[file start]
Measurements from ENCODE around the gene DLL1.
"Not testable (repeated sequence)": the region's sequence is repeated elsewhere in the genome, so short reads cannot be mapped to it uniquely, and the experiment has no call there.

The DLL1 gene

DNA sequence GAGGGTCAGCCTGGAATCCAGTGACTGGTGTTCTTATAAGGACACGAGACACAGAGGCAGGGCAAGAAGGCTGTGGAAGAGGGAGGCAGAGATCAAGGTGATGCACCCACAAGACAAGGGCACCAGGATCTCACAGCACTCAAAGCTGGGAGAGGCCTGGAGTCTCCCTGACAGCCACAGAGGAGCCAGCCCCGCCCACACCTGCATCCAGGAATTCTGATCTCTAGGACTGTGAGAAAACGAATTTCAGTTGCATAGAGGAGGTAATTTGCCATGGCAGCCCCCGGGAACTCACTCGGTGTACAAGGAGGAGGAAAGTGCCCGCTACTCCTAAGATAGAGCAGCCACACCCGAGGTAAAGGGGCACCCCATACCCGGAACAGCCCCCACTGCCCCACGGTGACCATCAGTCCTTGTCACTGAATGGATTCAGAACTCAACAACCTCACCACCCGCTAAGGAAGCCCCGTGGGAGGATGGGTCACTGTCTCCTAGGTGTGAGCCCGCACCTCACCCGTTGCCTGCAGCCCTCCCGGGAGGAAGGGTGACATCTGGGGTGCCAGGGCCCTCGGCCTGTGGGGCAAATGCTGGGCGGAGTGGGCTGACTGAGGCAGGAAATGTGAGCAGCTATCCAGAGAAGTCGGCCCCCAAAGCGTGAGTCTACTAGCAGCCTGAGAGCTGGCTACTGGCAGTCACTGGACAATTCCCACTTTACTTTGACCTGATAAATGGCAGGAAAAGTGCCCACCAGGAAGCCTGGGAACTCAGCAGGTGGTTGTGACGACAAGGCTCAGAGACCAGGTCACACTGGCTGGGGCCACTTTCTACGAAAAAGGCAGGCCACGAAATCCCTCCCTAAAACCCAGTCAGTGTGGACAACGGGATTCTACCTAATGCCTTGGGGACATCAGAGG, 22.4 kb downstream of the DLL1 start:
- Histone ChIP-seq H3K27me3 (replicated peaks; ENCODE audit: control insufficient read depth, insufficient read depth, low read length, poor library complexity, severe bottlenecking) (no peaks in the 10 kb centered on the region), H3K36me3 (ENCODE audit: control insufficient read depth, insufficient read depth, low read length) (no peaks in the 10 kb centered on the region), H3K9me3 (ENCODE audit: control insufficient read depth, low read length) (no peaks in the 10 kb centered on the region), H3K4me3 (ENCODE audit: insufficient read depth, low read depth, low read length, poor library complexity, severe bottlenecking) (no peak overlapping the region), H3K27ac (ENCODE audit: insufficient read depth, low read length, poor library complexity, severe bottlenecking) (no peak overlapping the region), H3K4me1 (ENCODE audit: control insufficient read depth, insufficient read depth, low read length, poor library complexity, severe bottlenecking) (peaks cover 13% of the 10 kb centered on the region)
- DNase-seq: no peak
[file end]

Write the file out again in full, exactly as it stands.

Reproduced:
Measurements from ENCODE around the gene DLL1.
"Not testable (repeated sequence)": the region's sequence is repeated elsewhere in the genome, so short reads cannot be mapped to it uniquely, and the experiment has no call there.

The DLL1 gene

DNA sequence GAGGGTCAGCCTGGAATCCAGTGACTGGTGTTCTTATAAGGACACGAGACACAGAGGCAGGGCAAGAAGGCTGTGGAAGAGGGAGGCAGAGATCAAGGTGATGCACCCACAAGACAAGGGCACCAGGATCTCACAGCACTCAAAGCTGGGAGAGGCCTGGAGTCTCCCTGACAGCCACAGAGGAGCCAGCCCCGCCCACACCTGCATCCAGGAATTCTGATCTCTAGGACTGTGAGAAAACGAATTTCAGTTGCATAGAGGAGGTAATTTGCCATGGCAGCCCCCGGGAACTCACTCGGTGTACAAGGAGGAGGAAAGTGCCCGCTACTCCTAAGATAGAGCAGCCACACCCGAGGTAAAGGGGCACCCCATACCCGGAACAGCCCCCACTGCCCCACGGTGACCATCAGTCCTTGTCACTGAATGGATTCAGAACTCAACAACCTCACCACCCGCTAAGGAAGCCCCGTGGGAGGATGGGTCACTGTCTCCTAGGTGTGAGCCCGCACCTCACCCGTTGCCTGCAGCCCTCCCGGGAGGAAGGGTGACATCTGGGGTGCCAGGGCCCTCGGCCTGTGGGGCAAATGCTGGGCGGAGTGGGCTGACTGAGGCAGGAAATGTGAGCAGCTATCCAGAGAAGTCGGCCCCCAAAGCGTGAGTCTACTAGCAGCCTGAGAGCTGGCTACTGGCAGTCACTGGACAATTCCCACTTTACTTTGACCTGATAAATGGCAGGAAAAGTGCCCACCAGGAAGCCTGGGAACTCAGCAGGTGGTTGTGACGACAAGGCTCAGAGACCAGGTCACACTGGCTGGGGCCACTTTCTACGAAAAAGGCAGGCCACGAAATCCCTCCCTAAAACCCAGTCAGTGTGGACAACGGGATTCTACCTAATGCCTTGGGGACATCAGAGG, 22.4 kb downstream of the DLL1 start:
- Histone ChIP-seq H3K27me3 (replicated peaks; ENCODE audit: control insufficient read depth, insufficient read depth, low read length, poor library complexity, severe bottlenecking) (no peaks in the 10 kb centered on the region), H3K36me3 (ENCODE audit: control insufficient read depth, insufficient read depth, low read length) (no peaks in the 10 kb centered on the region), H3K9me3 (ENCODE audit: control insufficient read depth, low read length) (no peaks in the 10 kb centered on the region), H3K4me3 (ENCODE audit: insufficient read depth, low read depth, low read length, poor library complexity, severe bottlenecking) (no peak overlapping the region), H3K27ac (ENCODE audit: insufficient read depth, low read length, poor library complexity, severe bottlenecking) (no peak overlapping the region), H3K4me1 (ENCODE audit: control insufficient read depth, insufficient read depth, low read length, poor library complexity, severe bottlenecking) (peaks cover 13% of the 10 kb centered on the region)
- DNase-seq: no peak